May I request some clarification please? Here's my understanding, and I would appreciate the education if I'm misinformed.
The clamping force applied by a bolt is fundamentally a function of its elastic modulus, and all steels have roughly the same modulus of elasticity, about 3.0^7 psi.
The mechanical difference between the 12.9 and 8.8 is yield strength (roughly 90% of 1200 MPa vs 80% of 800 MPa). That means the 12.9 can be stretched further (i.e. torqued to some higher value) before it yields, which of course increases the clamp force. If an 8.8 and a 12.9 have the same modulus, then stretching them equally (same torque, assuming same thread pitch, form, and friction) should result in the same clamp force.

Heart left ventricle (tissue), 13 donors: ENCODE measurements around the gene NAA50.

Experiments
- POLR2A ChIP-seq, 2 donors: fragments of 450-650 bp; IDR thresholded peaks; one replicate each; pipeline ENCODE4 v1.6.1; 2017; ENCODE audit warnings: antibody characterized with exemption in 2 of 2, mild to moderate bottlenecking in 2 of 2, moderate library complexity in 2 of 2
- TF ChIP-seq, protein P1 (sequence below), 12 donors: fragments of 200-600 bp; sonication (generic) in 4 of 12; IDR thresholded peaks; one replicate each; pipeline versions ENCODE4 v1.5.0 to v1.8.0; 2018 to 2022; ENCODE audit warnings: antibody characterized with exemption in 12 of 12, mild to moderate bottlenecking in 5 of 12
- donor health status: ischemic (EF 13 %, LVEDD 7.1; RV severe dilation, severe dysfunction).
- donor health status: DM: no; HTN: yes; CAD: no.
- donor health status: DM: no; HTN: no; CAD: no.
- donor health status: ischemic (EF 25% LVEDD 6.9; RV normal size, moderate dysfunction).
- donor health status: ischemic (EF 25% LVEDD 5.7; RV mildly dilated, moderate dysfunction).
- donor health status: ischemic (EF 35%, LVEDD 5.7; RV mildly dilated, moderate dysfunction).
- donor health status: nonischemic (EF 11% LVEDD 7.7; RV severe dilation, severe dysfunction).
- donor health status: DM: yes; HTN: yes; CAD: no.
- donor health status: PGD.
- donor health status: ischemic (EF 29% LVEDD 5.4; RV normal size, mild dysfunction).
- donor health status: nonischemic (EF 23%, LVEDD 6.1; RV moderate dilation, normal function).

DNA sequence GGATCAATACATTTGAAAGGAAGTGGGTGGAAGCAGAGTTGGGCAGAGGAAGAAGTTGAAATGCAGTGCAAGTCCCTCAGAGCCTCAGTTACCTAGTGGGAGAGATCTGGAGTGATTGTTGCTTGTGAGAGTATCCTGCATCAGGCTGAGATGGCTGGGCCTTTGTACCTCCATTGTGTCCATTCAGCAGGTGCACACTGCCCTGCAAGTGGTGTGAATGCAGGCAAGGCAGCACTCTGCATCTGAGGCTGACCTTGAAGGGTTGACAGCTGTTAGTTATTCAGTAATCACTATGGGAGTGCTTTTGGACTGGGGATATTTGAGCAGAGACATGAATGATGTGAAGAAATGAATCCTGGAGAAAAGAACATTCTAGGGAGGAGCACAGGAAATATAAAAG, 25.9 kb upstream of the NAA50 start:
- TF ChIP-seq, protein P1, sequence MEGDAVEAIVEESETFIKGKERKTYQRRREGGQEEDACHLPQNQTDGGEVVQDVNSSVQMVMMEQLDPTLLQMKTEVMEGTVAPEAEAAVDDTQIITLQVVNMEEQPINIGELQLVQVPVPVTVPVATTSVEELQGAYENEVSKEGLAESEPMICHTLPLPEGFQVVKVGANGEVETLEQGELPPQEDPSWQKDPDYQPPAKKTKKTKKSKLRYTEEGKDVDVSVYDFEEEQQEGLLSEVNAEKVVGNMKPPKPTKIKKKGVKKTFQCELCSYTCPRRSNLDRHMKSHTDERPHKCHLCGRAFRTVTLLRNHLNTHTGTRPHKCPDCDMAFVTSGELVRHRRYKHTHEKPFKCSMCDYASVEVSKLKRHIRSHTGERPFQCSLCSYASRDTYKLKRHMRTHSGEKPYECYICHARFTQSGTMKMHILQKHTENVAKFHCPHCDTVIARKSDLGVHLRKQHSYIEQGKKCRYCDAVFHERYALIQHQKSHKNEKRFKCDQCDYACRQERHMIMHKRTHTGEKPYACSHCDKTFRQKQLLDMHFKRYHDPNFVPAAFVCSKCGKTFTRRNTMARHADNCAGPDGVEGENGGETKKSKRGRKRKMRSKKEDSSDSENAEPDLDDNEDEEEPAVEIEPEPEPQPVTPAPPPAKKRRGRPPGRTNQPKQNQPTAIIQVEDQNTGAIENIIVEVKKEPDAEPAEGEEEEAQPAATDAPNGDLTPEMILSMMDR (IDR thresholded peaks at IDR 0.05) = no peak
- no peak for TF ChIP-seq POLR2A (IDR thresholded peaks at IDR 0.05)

There's no reason why a 12.9 mustbe torqued to a higher level. The required clamp force is usually dictated by the anticipated cyclical stress; we want the clamp force to be higher than the cyclical stress which tries to pull the clamped joint apart. If an 8.8 was adequate in this regard, a 12.9 should be fine.
Lower ductility for a 12.9 has no bearing on this discussion. It merely indicates a short plastic region on the stress-strain plot. The stress applied here, using the torque specified for the 8.8, would not put a 12.9 anywhere near that plastic region.
So what am I missing?
POSTSCRIPT....just posted to find Dave has already covered the question.
Last edited by DanH : 11-17-2015 at 09:24 AM.